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Are you a Great Leader?

“Leadership comes in small acts as well as bold strokes.”
– Carly Fiorina, former CEO of Hewlett-Packard

When facilitating leadership development courses, I routinely ask participants to identify characteristics of great leaders and managers in their companies. Here two examples generated by recent groups:

Most of the lists I see are very similar to these, capturing a “laundry list” of admirable qualities. As I think about what people describe as great leadership, I ask myself some questions:

  • Does it take a very special, even exceptional, type of person to be a great leader or is this ability within the reach of anyone?
  • How can leaders be sure they are demonstrating these characteristics of great leadership?
  • Do leaders have to excel in all these areas to qualify as a great leader? Is that even possible?

Anyone can learn to lead

Some people believe that exceptional leaders are born, not made. However, research suggests that this is not the case. While some people may take more naturally to the role of leader, most people can develop and improve leadership capability. Studies on emotional intelligence (EQ) conclude that the most effective leaders are not necessarily the smartest in terms of their IQ, but that they do demonstrate high levels of emotional self-awareness and self-regulation, as well as the ability to read and interact effectively with others. Unlike IQ, emotional intelligence – “people smarts” – can be developed throughout our lives.

Many of the attributes of great leaders are not merely skills that people employ but are values that people live. In other words, it is not what you do that makes you an effective leader as much as who you are as a person. It is when you live out values such as honesty, caring, humility, and caring that your employees experience great leadership.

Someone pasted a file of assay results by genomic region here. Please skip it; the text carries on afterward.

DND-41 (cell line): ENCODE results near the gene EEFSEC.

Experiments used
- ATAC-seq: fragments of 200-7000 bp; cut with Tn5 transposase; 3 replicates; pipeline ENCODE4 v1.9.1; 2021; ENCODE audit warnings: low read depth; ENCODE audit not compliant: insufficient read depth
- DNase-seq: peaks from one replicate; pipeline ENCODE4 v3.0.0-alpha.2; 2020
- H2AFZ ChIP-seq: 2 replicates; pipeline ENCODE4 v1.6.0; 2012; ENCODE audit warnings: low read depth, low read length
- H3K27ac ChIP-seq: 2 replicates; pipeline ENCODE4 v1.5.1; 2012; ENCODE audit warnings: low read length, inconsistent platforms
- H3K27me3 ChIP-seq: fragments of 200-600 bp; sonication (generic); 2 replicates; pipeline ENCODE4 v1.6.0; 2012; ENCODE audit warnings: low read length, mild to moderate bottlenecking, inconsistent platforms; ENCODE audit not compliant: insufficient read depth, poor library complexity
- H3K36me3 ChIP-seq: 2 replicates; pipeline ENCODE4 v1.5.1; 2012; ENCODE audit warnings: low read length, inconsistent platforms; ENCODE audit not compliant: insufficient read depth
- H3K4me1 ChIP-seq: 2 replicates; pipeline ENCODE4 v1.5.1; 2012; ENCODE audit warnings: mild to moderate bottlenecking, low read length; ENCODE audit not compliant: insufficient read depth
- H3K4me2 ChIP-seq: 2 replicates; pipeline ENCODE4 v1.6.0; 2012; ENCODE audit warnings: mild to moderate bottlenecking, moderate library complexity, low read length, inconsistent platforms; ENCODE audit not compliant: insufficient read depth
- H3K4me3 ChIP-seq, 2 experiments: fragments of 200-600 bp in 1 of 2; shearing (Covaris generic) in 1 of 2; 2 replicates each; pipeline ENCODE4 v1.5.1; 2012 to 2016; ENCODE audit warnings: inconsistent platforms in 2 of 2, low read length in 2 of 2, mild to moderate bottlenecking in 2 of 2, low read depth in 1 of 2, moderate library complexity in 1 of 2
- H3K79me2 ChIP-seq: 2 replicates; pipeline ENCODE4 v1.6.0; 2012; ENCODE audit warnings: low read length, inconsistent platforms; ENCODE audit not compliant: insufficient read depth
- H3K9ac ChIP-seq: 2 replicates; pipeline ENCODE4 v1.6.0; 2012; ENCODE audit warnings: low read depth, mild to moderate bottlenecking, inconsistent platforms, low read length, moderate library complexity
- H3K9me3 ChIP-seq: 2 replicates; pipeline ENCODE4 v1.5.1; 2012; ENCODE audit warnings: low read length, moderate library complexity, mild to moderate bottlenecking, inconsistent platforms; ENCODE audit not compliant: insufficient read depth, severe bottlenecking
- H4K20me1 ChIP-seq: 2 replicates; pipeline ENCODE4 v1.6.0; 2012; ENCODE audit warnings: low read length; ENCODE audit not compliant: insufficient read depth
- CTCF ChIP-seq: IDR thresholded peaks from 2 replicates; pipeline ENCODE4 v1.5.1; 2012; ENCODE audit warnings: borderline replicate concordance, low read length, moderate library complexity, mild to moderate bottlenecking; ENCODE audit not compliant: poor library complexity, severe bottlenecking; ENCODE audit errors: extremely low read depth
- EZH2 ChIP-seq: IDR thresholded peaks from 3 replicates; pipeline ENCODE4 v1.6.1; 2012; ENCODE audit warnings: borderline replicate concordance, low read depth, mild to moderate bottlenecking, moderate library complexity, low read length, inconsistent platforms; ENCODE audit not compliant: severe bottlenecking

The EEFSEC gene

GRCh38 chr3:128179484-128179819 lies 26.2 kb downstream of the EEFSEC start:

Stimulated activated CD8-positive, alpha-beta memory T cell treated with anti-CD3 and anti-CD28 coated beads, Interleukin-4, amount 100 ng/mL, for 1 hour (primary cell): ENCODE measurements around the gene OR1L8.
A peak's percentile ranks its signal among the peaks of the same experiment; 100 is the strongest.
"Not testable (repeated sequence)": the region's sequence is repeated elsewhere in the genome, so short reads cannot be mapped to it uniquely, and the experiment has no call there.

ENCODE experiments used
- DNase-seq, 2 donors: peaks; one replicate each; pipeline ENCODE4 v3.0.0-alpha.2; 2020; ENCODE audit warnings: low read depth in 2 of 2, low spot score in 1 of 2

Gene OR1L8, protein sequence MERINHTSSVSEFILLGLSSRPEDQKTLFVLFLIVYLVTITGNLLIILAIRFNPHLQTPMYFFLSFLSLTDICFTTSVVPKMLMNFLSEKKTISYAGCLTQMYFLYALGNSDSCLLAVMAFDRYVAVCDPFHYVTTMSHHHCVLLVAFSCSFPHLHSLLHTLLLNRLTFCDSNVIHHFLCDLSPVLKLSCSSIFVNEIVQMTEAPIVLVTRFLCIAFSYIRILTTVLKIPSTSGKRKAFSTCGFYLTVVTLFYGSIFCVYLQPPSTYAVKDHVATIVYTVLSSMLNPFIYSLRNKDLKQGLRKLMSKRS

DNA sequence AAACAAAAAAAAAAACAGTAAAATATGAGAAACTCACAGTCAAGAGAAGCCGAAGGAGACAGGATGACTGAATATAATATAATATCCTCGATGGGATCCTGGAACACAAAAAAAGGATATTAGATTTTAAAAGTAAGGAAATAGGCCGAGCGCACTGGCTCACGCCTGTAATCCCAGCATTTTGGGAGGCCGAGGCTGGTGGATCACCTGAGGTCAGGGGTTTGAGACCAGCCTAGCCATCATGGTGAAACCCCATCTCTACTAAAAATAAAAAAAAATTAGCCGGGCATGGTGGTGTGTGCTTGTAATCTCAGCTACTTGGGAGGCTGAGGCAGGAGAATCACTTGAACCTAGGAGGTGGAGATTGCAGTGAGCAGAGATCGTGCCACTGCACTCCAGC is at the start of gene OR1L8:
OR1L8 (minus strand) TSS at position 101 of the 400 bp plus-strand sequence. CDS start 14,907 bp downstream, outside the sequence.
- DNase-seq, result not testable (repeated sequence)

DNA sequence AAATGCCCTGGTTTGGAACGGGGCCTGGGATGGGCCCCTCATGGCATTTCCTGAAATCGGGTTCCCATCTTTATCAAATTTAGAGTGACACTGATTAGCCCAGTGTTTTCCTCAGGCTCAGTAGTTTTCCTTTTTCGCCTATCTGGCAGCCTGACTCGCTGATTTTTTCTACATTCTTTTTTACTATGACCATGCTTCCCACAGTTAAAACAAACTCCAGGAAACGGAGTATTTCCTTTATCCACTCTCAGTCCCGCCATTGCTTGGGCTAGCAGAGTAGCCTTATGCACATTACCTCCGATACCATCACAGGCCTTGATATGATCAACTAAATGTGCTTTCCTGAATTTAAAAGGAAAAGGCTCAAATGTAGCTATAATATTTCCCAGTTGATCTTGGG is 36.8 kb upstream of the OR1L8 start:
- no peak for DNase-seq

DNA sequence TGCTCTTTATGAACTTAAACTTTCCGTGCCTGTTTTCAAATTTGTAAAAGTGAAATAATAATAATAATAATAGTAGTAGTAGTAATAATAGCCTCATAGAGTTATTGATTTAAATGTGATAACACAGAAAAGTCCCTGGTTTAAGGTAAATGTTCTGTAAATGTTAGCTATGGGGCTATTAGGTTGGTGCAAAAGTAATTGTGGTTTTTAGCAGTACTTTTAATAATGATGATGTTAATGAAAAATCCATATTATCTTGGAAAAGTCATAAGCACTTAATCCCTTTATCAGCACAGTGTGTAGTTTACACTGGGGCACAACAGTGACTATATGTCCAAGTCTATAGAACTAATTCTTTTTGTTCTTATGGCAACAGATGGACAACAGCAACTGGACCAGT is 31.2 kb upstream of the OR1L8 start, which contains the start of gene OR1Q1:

Demonstrating great leadership

We tend to judge ourselves by our intent; others judge us by our impact. And often there is a disconnect between what we intend and how others experience us. Part of this disconnect is that others cannot know our intent directly; they infer or “guess at” our motives. Similarly, we make assumptions about our impact without knowing exactly how we come across to others. We think we are demonstrating great leadership because we intend to do so and because we try to behave in ways captured on the lists above. But what if we are missing the mark?

“Becoming a leader is synonymous with becoming yourself. It is precisely that simple and it is also that difficult.”
– Warren Bennis

Great leadership requires managing the disconnect between intent and impact. This is best accomplished by, first, clarifying your intent so that people understand your leadership approach and, second, by checking on how you come across so that you are aware of your impact. You may assume that because your intent is positive, so is your impact. Conversely, if others experience your impact as negative they may come to believe your intent is also negative. To demonstrate great leadership, leaders must check to ensure that intent and impact are aligned.

Leaders do not have to be good at everything

Compelling research from Jack Zenger and Joe Folkman (“The Extraordinary Leader”) shows that extraordinary leaders (those rated in the top ten percentile) are not necessarily great in all leadership competencies. Instead, they are exceptional at a small number of characteristics. This finding is very encouraging because it suggests that by focusing on a few attributes – and demonstrating these in an exceptional manner – a person can become an outstanding leader.

Author John Maxwell defines leadership as influence. Great leaders do not rely solely on their position or formal authority. They demonstrate a higher level of “lead by example” leadership that goes beyond what they do to who they are and how they connect with others to bring out the best in them. 

Dee Oviatt is Senior Training Consultant at ATW Training Solutions. Dee can be reached at or by calling 515.727.0731.


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